Data for this study were pooled from surveys in 2009, 2010 (revised in March 2012), and 2011, and a restricted-use data set was created for this collaborative study between the Centers for Disease Control and Prevention and the Substance Abuse and Mental Health Services Administration. A new population weight was created for this multiyear data set by dividing the original weights for the single-year data sets by 3. This new population weight was then used to produce annual average estimates of the US adult civilian noninstitutionalized population aged 18 or older. Weighted response rates for the computer-assisted interviews were 75.7% in 2009, 74.7% in 2010, and 74.4% in 2011. The final combined sample consisted of approximately 138,100 adult respondents from all 50 states and Washington, DC. Further description of the methods for the NSDUH has been published (10). This study did not involve human research participants and was exempt from institutional review board oversight.

Measures

Past-year drinking was defined as consuming at least 1 drink in the past 12 months. Excessive drinking was defined as binge drinking; heavy drinking; any past 30-day drinking by respondents aged 18 to 20 (who are under the minimum legal drinking age) if not already included in another drinking category; or any past 30-day alcohol consumption by pregnant women (1). The NSDUH consists of core and noncore questions. The core questions do not change from year to year to preserve the ability to assess trends over time. The noncore modules are less static and are asked in the survey after the core-modules. Only respondents who reported ever having an alcoholic beverage were asked the noncore alcohol consumption questions. Binge drinking for men was defined as a nonzero response to the following question in the core portion of the survey: “During the past 30 days, that is, since [DATEFILL], on how many days did you have 5 or more drinks on the same occasion?” Binge drinking for women was defined as a nonzero response to the following question in the noncore portion of the survey: “During the past 30 days, that is, since [DATEFILL], on how many days did you have 4 or more drinks on the same occasion?” Heavy drinking was defined as 8 or more drinks per week during the past 30 days for women or 15 or more drinks per week for men (1).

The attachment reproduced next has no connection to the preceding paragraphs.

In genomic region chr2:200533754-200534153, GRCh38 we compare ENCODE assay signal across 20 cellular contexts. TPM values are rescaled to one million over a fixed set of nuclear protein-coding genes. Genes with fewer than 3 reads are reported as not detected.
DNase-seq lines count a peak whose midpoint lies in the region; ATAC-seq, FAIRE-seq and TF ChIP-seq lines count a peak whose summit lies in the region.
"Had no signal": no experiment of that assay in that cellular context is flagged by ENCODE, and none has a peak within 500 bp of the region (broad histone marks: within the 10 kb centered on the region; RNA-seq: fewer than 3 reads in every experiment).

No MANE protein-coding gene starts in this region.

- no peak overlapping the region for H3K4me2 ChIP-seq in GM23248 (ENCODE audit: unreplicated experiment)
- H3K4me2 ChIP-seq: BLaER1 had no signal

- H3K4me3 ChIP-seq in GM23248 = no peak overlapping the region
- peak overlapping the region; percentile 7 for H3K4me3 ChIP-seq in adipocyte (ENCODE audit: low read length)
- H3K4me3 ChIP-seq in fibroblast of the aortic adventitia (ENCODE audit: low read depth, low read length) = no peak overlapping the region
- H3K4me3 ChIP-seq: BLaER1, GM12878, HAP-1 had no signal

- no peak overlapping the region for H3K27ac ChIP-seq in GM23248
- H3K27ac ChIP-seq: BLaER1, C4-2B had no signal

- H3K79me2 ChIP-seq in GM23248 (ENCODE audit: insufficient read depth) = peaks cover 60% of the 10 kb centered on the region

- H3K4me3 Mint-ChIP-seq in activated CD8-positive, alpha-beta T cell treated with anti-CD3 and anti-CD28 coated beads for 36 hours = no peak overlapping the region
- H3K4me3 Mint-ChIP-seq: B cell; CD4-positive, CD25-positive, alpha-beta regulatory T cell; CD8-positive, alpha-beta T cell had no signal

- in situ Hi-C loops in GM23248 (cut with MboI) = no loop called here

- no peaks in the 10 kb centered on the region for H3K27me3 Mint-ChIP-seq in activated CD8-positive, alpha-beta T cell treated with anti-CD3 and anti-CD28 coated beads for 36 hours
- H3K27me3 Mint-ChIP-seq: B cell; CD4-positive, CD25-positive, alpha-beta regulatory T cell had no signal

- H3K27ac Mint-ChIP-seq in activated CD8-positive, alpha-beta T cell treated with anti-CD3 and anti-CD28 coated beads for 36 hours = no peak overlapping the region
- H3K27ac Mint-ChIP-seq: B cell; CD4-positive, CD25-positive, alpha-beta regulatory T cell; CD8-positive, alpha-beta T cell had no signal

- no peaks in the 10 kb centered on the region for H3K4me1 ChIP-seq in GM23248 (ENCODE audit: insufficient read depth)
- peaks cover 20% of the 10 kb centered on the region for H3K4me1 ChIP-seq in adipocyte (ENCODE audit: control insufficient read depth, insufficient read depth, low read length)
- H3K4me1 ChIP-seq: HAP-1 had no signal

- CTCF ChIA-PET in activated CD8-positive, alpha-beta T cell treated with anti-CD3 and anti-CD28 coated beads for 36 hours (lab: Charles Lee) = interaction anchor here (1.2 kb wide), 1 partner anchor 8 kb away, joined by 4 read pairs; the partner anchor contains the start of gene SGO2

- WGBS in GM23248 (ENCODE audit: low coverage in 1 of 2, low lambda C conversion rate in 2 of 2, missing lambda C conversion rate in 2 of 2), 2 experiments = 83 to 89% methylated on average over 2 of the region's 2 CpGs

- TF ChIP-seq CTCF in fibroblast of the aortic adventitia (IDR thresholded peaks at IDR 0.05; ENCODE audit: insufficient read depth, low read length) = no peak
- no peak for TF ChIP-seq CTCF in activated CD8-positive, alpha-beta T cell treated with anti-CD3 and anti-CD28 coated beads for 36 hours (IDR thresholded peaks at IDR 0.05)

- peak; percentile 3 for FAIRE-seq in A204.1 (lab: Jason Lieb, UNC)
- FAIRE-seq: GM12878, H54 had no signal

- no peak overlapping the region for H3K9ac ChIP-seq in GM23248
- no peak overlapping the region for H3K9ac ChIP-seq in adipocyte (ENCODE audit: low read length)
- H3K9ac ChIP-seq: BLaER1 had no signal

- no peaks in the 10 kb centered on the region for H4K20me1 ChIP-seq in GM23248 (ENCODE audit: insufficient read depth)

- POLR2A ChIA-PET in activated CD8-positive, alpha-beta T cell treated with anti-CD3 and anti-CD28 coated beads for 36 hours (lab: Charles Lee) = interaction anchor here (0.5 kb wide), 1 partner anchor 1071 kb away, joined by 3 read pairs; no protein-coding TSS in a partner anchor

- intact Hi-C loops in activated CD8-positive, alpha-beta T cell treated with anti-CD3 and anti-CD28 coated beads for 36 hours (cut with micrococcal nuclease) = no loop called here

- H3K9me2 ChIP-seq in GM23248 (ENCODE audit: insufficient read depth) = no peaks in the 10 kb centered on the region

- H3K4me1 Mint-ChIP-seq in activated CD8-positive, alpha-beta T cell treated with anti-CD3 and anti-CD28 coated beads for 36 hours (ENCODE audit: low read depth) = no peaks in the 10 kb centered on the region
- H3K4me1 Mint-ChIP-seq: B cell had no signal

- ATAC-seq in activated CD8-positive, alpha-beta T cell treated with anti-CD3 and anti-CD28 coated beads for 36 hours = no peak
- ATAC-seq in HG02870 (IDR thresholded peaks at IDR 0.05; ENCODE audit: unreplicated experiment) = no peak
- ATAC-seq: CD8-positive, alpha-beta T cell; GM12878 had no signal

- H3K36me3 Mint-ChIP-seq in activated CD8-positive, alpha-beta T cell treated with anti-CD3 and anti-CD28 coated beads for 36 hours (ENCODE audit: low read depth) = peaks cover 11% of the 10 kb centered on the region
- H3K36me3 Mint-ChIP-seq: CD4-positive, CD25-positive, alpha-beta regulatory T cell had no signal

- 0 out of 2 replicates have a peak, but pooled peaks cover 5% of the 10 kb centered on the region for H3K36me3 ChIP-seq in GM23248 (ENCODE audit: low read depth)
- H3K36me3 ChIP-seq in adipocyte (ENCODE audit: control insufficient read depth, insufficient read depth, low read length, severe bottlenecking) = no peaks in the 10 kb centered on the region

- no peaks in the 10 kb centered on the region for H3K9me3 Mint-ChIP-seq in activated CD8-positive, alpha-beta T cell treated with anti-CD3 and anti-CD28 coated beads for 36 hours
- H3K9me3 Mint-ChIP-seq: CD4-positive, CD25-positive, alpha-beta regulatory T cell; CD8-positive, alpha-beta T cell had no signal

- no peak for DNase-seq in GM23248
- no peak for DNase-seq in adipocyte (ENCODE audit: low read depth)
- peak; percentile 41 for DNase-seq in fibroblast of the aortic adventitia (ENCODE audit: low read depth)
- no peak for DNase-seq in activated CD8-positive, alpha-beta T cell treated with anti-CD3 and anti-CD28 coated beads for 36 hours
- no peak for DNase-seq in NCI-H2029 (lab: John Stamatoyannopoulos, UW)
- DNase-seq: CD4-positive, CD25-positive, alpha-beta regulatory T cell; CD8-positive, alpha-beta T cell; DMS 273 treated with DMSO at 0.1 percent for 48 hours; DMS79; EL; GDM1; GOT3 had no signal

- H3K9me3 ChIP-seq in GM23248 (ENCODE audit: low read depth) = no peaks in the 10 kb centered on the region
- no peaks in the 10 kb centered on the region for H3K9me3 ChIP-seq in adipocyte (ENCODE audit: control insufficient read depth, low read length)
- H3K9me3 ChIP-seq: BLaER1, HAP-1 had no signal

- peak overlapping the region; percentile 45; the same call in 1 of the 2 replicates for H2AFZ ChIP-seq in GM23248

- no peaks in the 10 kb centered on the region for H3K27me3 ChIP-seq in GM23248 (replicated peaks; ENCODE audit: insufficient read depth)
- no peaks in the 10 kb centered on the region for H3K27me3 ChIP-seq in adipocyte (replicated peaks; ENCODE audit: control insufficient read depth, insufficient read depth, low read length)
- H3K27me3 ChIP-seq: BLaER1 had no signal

Alcohol dependence was defined as past-year drinking, 3 or more (of 7) dependence criteria, and consuming at least 1 drink on 6 or more days in the past 12 months (11). The alcohol dependence questions in the NSDUH align with the diagnostic criteria for alcohol dependence in the fourth edition of the DSM (DSM-IV) (7). These include tolerance, withdrawal, impaired control, unsuccessful attempts to cut down or stop drinking, continued use despite problems, neglect of activities, and time spent in alcohol-related activity. The classification of alcohol dependence in this study is based on self-reported responses to the NSDUH and is not based on a diagnosis in a clinical setting or from medical records; therefore, alcohol dependence in this study is based on respondents’ survey data.

Sociodemographic characteristics assessed in this study were sex, age group (18–24, 25–34, 35–44, 45–64, ≥65), race/ethnicity (non-Hispanic white, non-Hispanic black, American Indian or Alaskan Native, Native Hawaiian or other Pacific Islander, Asian, ≥2 races/ethnicities, Hispanic or Latino), education level attained (<high school, high school, some college, college graduate), annual family income (<$25,000, $25,000 to <$50,000, $50,000 to <$75,000, ≥$75,000), and employment status (full-time, part-time, unemployed, other).